Welcome to a new year! For many of us, January is a time to make new goals and set milestones for the upcoming months. This year, I’m focusing on self-care and my health — including the health of my website.
In fact, I recommend that all website owners dedicate time to review their website health at the beginning of the year. Whether you run a personal blog or a business site, you can’t afford to ignore your website health.
Now is a perfect time to review your website security with this handy checklist of 5 items to enhance your website security for the new year:
1. Update WordPress and Plugins
You are probably already aware of how important it is to keep your WordPress core files and plugins up-to-date. Outdated plugins on your site can be serious security issues, and all plugins and files should be updated as soon as possible.
Note: updating WordPress files and plugins can affect site functionality. I always recommend updating each element individually and testing the site between updates.
2. Audit Users
How many users are registered with your website — and are they all necessary? Sometimes a former user is now obsolete, such as when an employee leaves a company. If somebody should no longer have access to your site, make sure their WordPress user is deleted from your website.
Sometimes you have to keep users even if that person is no longer part of your website. For example: you may have a guest blogger who no longer posts on your site, but you want to keep their user login for archival purposes. In that case, be sure to downgrade their user status to the lowest possible user role, such as “subscriber.”
3. Review Backups
Website backups are incredibly important. In fact, I tell clients that backups are the highest priority investment you can make in your WordPress website. A solid backup can solve many problems:
Updated files causing your site to crash? Restore from a backup.
New or updated plugin causing incompatibilities? Restore from a backup.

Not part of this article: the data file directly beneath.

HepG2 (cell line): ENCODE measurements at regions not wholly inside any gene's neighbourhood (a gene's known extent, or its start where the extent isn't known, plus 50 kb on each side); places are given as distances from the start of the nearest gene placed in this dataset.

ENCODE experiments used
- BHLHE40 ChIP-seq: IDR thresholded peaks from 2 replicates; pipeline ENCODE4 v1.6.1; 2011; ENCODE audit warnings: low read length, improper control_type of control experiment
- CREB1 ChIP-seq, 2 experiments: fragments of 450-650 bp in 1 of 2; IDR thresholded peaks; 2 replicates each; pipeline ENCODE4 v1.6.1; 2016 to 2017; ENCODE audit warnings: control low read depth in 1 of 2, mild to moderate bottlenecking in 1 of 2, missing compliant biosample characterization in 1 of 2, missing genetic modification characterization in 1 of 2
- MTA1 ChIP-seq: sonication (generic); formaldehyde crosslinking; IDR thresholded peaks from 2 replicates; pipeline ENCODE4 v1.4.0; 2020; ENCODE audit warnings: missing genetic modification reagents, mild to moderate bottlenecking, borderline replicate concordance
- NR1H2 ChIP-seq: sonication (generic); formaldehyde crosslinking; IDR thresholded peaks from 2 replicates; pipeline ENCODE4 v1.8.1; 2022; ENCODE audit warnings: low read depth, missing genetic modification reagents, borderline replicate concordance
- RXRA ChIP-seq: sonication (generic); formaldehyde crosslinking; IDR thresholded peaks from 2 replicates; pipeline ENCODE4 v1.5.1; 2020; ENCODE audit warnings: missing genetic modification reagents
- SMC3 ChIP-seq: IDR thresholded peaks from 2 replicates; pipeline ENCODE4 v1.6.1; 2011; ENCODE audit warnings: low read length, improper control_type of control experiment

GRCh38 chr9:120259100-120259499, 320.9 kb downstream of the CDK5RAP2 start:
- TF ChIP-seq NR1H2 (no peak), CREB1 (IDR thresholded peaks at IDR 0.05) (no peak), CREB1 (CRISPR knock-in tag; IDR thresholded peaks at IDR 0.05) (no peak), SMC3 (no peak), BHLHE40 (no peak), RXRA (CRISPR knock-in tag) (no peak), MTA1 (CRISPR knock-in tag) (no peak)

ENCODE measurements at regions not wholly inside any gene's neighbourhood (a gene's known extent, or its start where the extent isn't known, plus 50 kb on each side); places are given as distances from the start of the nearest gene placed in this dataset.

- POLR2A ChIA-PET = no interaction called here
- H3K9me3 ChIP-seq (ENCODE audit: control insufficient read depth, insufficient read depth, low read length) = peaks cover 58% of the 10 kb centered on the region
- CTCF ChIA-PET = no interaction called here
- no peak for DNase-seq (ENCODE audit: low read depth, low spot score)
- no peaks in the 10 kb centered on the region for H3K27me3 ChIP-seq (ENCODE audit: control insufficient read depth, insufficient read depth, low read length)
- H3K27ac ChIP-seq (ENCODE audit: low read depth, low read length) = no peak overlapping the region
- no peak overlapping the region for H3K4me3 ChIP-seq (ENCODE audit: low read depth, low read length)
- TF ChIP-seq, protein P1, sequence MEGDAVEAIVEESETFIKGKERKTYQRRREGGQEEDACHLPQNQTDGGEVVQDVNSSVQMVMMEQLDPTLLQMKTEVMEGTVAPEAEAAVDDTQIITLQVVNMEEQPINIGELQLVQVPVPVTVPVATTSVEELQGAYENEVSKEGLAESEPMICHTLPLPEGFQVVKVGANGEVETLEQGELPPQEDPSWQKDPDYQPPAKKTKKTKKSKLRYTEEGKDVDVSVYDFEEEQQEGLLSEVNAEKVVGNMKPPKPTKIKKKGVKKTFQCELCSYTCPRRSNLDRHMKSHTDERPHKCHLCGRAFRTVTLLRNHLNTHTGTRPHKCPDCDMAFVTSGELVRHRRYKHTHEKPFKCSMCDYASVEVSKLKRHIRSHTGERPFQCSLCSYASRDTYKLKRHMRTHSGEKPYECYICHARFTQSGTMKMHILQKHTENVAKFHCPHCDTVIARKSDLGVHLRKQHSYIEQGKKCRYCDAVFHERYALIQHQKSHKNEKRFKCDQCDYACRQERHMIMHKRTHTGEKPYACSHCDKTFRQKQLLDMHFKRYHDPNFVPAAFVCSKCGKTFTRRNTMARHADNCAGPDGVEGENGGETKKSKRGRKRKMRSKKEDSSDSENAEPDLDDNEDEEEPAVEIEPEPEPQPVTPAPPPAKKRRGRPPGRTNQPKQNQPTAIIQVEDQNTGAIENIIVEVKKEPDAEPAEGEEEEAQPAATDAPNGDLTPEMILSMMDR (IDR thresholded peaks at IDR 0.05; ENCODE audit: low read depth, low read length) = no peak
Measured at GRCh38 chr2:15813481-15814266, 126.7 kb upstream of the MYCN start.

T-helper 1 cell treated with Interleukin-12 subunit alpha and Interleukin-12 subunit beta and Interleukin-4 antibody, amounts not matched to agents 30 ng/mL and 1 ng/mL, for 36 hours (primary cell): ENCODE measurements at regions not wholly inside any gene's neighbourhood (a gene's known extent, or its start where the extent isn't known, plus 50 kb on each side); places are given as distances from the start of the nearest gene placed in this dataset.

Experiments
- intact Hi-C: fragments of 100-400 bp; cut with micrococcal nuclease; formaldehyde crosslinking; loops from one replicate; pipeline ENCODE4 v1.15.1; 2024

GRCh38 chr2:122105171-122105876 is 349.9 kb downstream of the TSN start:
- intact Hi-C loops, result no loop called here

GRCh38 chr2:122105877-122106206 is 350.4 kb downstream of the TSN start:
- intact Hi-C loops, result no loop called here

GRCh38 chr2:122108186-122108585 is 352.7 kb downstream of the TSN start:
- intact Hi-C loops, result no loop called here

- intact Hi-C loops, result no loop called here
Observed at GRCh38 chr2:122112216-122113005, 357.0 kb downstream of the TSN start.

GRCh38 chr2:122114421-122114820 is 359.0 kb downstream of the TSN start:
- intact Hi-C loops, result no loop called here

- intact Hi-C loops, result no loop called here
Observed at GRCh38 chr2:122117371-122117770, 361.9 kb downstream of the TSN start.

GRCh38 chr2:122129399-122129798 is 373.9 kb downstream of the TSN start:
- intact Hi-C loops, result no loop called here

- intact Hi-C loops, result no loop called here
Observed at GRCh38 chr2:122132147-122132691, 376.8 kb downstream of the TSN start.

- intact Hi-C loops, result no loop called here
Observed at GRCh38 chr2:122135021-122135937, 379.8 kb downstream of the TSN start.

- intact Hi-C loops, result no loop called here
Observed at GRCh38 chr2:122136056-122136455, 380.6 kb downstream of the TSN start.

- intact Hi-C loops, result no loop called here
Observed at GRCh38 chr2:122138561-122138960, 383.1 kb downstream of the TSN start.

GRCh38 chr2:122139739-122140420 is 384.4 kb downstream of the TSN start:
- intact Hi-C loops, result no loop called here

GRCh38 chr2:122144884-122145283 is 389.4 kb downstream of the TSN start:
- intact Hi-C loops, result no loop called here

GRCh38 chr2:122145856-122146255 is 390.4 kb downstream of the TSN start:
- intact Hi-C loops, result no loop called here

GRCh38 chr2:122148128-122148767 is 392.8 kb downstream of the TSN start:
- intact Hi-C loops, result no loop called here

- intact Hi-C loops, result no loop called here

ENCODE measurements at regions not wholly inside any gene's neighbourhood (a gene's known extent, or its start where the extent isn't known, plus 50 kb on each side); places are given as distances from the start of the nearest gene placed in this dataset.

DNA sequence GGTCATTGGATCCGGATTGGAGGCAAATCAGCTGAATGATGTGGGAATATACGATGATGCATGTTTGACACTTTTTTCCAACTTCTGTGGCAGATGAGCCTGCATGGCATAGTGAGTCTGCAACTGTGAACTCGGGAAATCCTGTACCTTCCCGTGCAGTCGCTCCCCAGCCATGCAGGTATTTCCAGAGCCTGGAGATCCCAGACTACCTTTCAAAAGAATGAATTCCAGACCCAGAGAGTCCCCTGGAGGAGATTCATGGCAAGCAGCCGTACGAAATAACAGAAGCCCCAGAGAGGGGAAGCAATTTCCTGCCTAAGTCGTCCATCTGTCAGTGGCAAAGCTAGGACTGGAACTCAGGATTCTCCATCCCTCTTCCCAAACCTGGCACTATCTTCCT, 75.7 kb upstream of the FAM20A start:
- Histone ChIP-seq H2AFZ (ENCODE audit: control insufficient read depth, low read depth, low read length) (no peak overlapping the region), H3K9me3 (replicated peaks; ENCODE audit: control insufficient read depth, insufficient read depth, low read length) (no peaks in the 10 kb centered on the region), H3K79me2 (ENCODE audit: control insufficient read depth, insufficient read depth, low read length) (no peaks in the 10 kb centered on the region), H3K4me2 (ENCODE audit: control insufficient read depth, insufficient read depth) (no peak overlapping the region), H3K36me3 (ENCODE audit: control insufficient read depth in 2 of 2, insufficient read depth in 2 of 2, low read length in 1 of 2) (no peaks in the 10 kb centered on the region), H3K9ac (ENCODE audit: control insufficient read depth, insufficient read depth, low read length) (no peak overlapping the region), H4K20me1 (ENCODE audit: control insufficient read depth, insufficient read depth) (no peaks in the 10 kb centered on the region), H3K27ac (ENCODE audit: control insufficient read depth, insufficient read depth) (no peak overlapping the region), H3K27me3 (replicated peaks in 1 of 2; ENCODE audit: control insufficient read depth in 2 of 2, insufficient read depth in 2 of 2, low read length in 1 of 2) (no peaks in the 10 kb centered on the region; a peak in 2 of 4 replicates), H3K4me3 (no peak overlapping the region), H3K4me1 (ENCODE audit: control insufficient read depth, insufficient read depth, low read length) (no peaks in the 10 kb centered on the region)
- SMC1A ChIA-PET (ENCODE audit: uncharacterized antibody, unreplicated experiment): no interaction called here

Malicious code inserted into site files? You guessed it — restore from a backup.
Of course, troubleshooting will be necessary to fix the root causes of those issues — but troubleshooting won’t be an option if a backup isn’t available. Make sure your website is backed up on a regular basis (I suggest at least weekly, if not daily!) and that backup files are stored in a secure location.
4. Remove Unnecessary Themes and Plugins
Do you have unused WordPress themes and plugins on your site? If so, delete them! Deactivated themes and plugins can still be backdoor security risks, and it’s better to delete them whenever possible.
Note: If you’re using a child theme (and you better be using a child theme!) make sure you do NOT delete the parent theme of that child theme.
5. Test Contact Form
This last suggestion is an often-overlooked element of websites — testing any existing forms. Sometimes plugin or software updates can affect the settings for contact forms. If your site has a contact form, be sure to send a test message to ensure that everything is working as expected.
To recap, your checklist this January to improve your website security:
- Update WordPress and Plugins
- Audit Users
- Review Backups
- Remove Unnecessary Themes and Plugins
- Test Contact Form
Concerned about your website? Get in touch if you have any questions.